By MUNEEZA NAQVI, Associated Press
BHOPAL, India (AP) — On a cold winter night, more than 27 years ago, waves of a lethal gas escaped a chemical plant and swept over the ramshackle homes of this city's sleeping poor, killing thousands and sickening half a million people and making Bhopal synonymous with industrial disaster.
The survivors, still plagued by lingering illnesses, sick children, the holes left by dead relatives, faded away from the world's memory. Now, they have a serendipitous chance to seize perhaps the world's biggest stage to remind everyone of their existence — the London Olympics.
Bhopal activists, hoping to emulate the Tibetans who dominated headlines ahead of the 2008 Beijing Games, accuse Olympic sponsor Dow Chemical Co. of owing them compensation for their sorrow even though the giant corporation played no role in the accident. Dow disputes that it has any obligation, saying it purchased the company responsible for the Bhopal plant only after it had settled a liability case with India's government.
The suffering of the Bhopal victims, however, is undeniable.
Activists say that thousands of children born to parents directly exposed to the gas leak or poisoned by contaminated water are plagued by brain damage, cerebral palsy, stunted growth, cleft lips, missing palates. Cancer rates are inordinately high. Skin, vision and breathing disorders are endemic.
And for that prolonged suffering, the survivors have blamed both their own government and Dow. The government for negotiating a low compensation and then ignoring them. Dow, because 16 years after the tragedy it bought the Union Carbide Corporation, an American company that had a majority stake in the pesticide plant that leaked the lethal methyl isocyanate gas.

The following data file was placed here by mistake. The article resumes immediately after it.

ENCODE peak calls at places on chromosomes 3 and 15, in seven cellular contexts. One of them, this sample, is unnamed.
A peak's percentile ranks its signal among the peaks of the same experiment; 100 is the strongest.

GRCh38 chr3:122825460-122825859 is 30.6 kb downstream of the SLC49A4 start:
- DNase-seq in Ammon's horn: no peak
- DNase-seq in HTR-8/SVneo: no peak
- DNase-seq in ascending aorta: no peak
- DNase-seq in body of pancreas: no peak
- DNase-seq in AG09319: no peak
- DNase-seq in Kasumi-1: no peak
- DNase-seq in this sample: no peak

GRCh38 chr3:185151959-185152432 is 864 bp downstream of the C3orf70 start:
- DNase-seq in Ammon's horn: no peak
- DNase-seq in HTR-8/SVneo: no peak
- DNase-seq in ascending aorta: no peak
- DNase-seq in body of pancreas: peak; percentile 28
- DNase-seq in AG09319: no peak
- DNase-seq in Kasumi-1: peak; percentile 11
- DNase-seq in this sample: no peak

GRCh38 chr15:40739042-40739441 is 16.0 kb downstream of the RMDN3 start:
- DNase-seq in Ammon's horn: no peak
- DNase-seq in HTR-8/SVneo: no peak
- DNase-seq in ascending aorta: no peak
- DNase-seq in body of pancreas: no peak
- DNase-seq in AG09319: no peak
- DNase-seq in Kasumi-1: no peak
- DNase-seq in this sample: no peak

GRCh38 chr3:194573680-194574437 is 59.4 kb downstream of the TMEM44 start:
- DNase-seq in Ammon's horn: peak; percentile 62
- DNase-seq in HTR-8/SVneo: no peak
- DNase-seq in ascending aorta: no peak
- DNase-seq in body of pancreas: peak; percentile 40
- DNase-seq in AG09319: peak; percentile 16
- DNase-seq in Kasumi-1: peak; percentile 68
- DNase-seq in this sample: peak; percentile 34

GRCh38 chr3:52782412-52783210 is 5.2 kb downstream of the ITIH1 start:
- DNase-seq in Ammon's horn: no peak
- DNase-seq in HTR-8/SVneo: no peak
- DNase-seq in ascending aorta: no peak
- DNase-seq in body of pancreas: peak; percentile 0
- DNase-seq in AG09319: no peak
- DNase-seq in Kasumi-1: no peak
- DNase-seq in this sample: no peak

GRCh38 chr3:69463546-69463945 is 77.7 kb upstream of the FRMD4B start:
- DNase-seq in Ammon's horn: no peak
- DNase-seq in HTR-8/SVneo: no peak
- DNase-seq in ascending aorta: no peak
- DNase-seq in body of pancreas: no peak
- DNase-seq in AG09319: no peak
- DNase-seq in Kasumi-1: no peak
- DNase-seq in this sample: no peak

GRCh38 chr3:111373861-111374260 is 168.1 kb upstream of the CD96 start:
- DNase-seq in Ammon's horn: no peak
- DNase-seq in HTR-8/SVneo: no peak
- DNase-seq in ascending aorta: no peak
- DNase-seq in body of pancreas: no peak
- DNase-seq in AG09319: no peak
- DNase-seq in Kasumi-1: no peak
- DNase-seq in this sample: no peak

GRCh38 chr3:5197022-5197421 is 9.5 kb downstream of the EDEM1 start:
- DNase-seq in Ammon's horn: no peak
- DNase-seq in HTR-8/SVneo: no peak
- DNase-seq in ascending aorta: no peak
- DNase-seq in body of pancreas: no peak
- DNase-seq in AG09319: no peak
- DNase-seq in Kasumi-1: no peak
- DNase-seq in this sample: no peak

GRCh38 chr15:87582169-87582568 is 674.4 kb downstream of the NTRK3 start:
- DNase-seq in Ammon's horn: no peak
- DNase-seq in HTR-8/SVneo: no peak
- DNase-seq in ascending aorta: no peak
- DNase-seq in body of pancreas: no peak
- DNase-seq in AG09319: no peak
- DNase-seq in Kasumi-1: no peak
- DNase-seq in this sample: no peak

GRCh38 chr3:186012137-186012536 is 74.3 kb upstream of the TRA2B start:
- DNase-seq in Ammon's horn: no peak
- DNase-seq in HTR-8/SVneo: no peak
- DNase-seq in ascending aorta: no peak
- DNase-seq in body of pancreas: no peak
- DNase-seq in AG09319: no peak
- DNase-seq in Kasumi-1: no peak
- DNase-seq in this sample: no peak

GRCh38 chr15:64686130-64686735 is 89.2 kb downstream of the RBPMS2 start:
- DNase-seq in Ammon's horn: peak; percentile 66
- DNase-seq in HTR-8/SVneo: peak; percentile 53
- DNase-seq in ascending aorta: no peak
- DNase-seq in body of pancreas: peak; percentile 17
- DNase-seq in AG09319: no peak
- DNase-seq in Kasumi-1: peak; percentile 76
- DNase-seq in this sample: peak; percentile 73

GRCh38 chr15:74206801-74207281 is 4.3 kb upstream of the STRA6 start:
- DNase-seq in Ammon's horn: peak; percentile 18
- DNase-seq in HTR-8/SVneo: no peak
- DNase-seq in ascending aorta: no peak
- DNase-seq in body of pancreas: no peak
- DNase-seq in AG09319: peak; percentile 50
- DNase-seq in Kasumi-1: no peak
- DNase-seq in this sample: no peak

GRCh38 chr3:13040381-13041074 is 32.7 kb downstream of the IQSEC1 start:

The rest of the Indian subsidiary was owned by Indian investors and financial institutions. Ten years after the tragedy, the subsidiary, Union Carbide India Ltd, was sold to an Indian company now called Eveready Industries.
But the anger of survivors, activists and now even the government has now primarily been focused on Dow, and the company's high-profile Olympic sponsorship has re-energized their desperate fight for justice.
They blocked trains by laying on rail tracks, wrote impassioned letters to officials and athletes, pushed the Indian Olympic Association and the sports ministry to lobby the International Olympic Committee to drop Dow as a sponsor. The sports ministry also hinted that a boycott could be an option.
Dow, which is sponsoring a $11 million decorative wrap that will sheathe London's Olympic Stadium, has long denied responsibility for the gas disaster. Dow says the legal case was resolved when Union Carbide settled with the Indian government for $470 million in 1989, a decade before it bought the company. It says all responsibility for the factory and any lingering contamination now rests with the state of Madhya Pradesh, of which Bhopal is the capital.
As the case has garnered renewed national attention and sympathy in India, the state's position has dramatically changed.
In 2009, Babulal Gaur, the state minister for Gas Relief and Rehabilitation told The Associated Press that the birth defects in the victims' children were mostly caused by poverty. He acknowledged the state owned the land where the now-shuttered plant stands.
However, on Tuesday he called Dow a "murderous" company and said the health woes of the survivors and their families were its responsibility.
Eveready, the Indian company that now owns the subsidiary that directly controlled the plant, has no responsibility, he said.
Survivors and the activists who support them argue that Dow's legal responsibilities are far from over. In recent years, the government has revived the case against Dow.
In February 2011, India's Supreme Court issued notices to Dow Chemicals and Union Carbide Corp. saying it will begin hearings on a government petition asking for an additional $1.7 billion in compensation for the victims.
Activists say its purchase of Union Carbide also makes Dow responsible for lingering contamination and other issues.
The IOC says Dow was not responsible for the gas leak and would continue as an Olympic sponsor. British Prime Minister David Cameron has backed that decision.